The title says it all. Ok, so maybe it doesn't, but we do know from Singer's name for this machine that it does zig zag stitches. What we don't know until we delve into it is that it has an electronic motor control, which has an automatic needle-up park feature. That's kind of cool. And it has very similar stitch controls to the much-revered Singer 401/500 series. And it has a built-in bobbin winding feature. You simply leave the bobbin in the machine, flip a lever, hit the gas, and don't let up until the bobbin is full. But enough of this. On to the photos, which by the way, were taken before I did anything to clean up the machine.
The carrying case leaves a little to be desired. Instead of gluing down the loose flaps, someone decided it was easier to just rip off the offending flaps. Bummer. But the big S is still proudly displayed.
This is what a 630 looks like. It's got a metal main case and top lid (cast aluminum or pot metal of some sort).
Oh, and I should mention, I picked this machine up at the local Goodwill during their Monday $1.29 pink tag sale. Anything with a pink tag was $1.29, and this machine happened to have one. Yep, less than two bucks for this sewing machine and case. I went to the store after work too (5 or 6 at night), so apparently it's a machine that not many people yearn for. I'll discuss that a little later though.
Here's a fuzzy photo of the foot control. It has a slider for SLOW-FAST adjustment.
Here we see the built-in stitch selection, very similar to the Singer 401 as you may notice.
The 'buttonhole' knob has a crack in it. I've since glued it together but don't know how well it will hold up. The stitch length lever on this machine (and others of the same vintage) seem to be out of place with their industrial look. All other knobs are nice looking but the stitch length lever just seems out of place, like its painted outer cover is missing or something.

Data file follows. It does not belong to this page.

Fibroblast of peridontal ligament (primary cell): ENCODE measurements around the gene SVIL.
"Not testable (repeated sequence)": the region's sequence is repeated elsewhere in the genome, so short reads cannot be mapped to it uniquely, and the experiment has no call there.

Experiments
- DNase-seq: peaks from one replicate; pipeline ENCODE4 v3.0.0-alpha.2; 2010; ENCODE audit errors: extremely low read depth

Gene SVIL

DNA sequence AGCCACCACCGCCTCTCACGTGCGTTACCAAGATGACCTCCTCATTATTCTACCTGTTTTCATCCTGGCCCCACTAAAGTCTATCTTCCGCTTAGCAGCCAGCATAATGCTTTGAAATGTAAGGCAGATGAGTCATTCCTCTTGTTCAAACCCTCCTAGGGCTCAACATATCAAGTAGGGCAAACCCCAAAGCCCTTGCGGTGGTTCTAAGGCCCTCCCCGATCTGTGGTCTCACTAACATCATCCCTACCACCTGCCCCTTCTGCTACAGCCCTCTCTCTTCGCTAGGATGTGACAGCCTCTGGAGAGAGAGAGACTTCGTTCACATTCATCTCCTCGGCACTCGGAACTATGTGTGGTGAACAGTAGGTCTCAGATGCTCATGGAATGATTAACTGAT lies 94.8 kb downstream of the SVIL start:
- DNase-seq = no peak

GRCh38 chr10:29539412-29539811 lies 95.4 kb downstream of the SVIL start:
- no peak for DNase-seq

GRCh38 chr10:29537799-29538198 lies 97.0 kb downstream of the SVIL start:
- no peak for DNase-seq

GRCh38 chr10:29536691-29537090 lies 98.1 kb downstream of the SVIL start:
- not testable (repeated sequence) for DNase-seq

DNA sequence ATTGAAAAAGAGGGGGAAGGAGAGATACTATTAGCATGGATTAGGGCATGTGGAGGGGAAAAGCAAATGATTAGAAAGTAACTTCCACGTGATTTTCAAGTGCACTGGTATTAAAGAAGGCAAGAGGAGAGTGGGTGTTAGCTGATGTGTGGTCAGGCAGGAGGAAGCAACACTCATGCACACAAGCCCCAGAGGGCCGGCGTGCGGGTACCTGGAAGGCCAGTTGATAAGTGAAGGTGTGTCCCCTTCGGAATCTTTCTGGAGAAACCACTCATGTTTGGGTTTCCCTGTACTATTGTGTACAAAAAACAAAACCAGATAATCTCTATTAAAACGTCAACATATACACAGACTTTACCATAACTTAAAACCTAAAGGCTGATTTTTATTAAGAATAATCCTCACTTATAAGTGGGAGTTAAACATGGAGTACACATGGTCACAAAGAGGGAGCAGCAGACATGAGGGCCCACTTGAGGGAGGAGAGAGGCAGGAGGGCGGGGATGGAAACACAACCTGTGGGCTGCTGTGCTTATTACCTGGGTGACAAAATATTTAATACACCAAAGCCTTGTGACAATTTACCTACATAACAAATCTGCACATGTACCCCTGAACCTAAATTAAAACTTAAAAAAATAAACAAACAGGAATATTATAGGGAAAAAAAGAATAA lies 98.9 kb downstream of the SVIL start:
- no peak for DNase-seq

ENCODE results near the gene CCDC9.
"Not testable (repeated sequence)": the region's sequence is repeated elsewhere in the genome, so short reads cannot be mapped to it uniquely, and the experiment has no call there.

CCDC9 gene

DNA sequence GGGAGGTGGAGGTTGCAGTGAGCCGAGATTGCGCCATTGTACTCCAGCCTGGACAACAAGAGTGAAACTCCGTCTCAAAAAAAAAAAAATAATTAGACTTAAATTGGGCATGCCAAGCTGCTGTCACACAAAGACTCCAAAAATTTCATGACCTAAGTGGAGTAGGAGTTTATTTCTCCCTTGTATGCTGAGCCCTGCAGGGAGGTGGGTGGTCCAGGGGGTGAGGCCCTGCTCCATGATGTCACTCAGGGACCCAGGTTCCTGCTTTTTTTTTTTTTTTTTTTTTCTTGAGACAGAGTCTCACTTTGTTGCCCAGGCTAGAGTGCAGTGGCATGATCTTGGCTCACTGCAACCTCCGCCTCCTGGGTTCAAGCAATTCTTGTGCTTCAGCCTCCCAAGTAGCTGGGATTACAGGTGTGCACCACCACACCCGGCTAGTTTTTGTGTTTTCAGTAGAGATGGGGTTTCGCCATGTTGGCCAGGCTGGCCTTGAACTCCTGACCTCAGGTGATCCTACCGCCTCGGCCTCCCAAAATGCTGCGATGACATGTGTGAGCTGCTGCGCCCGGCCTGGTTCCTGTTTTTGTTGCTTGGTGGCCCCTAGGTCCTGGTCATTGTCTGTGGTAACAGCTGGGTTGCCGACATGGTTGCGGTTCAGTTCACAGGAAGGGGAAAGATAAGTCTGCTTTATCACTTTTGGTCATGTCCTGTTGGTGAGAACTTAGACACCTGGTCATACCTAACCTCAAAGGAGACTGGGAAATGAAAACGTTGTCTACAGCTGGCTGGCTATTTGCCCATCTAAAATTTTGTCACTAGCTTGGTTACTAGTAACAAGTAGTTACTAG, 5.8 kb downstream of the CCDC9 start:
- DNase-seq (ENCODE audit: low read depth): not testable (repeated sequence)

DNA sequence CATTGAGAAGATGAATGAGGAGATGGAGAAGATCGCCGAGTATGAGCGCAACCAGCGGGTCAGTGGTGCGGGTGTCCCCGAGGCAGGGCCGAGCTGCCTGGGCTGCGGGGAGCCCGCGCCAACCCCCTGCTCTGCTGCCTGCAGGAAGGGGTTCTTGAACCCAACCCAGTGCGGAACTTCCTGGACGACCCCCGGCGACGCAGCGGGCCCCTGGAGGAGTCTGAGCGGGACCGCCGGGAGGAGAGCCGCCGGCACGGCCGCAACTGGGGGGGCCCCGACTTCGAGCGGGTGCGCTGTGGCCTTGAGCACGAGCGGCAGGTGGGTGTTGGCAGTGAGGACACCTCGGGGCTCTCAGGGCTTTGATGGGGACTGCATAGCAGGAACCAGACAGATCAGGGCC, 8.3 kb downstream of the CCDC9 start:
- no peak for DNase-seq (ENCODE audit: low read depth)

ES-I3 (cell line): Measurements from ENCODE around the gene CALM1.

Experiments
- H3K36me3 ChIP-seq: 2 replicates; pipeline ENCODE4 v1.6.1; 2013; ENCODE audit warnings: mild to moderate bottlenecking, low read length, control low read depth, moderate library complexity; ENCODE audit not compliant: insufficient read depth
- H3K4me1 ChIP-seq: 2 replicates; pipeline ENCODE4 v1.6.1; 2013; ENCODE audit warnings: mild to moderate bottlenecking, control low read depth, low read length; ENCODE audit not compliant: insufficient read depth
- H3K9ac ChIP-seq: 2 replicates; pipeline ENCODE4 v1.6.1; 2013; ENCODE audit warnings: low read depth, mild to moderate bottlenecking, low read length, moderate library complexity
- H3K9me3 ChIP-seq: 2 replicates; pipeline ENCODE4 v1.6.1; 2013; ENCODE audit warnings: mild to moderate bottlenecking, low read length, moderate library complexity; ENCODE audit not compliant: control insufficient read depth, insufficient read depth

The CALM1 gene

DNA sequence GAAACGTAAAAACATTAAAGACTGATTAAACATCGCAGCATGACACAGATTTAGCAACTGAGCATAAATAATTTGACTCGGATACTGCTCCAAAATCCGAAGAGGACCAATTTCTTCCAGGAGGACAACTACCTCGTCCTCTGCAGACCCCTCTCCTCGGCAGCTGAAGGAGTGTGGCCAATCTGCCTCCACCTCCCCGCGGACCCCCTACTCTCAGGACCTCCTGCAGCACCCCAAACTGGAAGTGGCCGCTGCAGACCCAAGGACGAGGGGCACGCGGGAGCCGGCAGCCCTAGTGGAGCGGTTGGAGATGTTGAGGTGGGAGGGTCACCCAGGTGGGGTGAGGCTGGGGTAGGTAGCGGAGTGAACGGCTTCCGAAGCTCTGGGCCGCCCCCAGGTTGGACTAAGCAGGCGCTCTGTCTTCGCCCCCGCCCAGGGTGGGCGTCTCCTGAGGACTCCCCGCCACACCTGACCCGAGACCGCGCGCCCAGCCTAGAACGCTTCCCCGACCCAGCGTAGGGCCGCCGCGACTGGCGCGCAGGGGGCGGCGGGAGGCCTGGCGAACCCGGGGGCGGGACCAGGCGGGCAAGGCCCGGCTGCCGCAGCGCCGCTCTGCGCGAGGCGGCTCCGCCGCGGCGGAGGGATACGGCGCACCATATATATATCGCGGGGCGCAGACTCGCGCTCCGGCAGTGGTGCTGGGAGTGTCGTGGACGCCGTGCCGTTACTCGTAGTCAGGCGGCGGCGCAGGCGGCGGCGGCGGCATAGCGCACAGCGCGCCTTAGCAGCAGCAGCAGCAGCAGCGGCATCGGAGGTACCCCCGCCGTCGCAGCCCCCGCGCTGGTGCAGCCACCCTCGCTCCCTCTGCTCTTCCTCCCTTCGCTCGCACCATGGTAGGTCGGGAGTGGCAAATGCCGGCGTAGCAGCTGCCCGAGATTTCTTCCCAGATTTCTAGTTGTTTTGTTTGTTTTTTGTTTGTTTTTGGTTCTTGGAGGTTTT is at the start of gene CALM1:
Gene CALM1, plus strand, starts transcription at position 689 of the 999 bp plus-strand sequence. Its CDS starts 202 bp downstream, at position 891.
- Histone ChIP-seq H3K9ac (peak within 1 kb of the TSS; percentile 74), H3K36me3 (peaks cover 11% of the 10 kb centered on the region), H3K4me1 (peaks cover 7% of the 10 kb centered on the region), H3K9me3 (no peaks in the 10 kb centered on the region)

Pattern selector levers and stitch width lever.
The (old-fashioned) familiar Singer stitch length lever, plus an on/off switch.
Forgive the shavings. I didn't take time to clean up the machine prior to photographing it. The serial number on the tag below is the same as is stamped into the underside of the frame.
The left side door shows a handy upper thread threading diagram. And the presser foot tension knob.
This machine has, as I mentioned previously, an automatic bobbin winding mechanism. Simply flip the white knob with the bullseye to the left, somehow hold the end of the upper thread (I wrap it around the presser foot screw), and press on the foot control to start the process. I also put the stitch levers to AK-3 (straight stitch) so the needle isn't bounding from side to side unnecessarily.
Here's where a lot of people get hung up on these machines. The 630 has plastic gears (seen below) that run the intermediate shaft between the upper main shaft the the lower shaft under the machine bed. I'll have to admit, if any of the four gears were broken, this machine would probably be destined for the dump. Some of the gears are easier to replace, but the ones that fit onto the two horizontal shafts would be a major undertaking to replace.
The stitch selector mechanism is quite similar to a Singer 401 and 500 but those machines use steel gears and steel cam plates, where this 630 uses plastic/nylon. It's still a fine machine though, and works very well.
I happened to have my Craftsman speed indicator handy from working on the Domestic Hi-Speed, so I thought I'd see how fast this 630 runs. After 5 seconds, the dial showed 77 revolutions, which equates to 924 stitches per minute (77*12=924). The Domestic was 732 SPM, so the two machines are fairly equal, which is pretty amazing considering the two machines were built 50 years apart.
This next photo shows how well the 630 did right out of the box, so to speak. These stitches were made prior to me doing any maintenance to the machine. It ran without a hitch. I even used the automatic bobbin winder to fill up the bobbin. I didn't try a buttonhole since the knob is cracked and the knob's shaft seems to be abnormally tight. That's something I'll need to work on at a future time.